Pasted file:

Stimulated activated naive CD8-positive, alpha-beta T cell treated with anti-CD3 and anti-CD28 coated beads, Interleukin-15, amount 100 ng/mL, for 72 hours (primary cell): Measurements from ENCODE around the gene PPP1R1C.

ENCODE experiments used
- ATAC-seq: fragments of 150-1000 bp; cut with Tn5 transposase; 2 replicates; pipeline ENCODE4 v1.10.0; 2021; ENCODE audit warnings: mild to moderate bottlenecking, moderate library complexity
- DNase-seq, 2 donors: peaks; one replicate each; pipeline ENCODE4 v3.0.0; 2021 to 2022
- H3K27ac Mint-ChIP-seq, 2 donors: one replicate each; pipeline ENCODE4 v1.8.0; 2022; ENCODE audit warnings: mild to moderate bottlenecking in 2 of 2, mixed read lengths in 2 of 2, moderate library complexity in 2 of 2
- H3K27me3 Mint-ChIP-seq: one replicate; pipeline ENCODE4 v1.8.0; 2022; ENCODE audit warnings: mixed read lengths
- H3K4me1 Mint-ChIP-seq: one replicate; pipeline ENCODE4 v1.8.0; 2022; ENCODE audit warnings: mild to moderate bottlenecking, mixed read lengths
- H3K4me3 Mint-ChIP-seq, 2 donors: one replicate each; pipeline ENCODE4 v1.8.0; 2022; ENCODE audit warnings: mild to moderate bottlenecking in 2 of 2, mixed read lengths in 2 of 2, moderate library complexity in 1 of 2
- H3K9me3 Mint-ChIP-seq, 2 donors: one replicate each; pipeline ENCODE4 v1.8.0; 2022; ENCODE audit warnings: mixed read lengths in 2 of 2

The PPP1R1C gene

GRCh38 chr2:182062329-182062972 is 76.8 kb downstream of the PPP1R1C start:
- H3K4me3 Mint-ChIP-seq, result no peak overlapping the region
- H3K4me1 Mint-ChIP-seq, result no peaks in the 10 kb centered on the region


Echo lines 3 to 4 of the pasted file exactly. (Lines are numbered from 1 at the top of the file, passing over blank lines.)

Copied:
- ATAC-seq: fragments of 150-1000 bp; cut with Tn5 transposase; 2 replicates; pipeline ENCODE4 v1.10.0; 2021; ENCODE audit warnings: mild to moderate bottlenecking, moderate library complexity
- DNase-seq, 2 donors: peaks; one replicate each; pipeline ENCODE4 v3.0.0; 2021 to 2022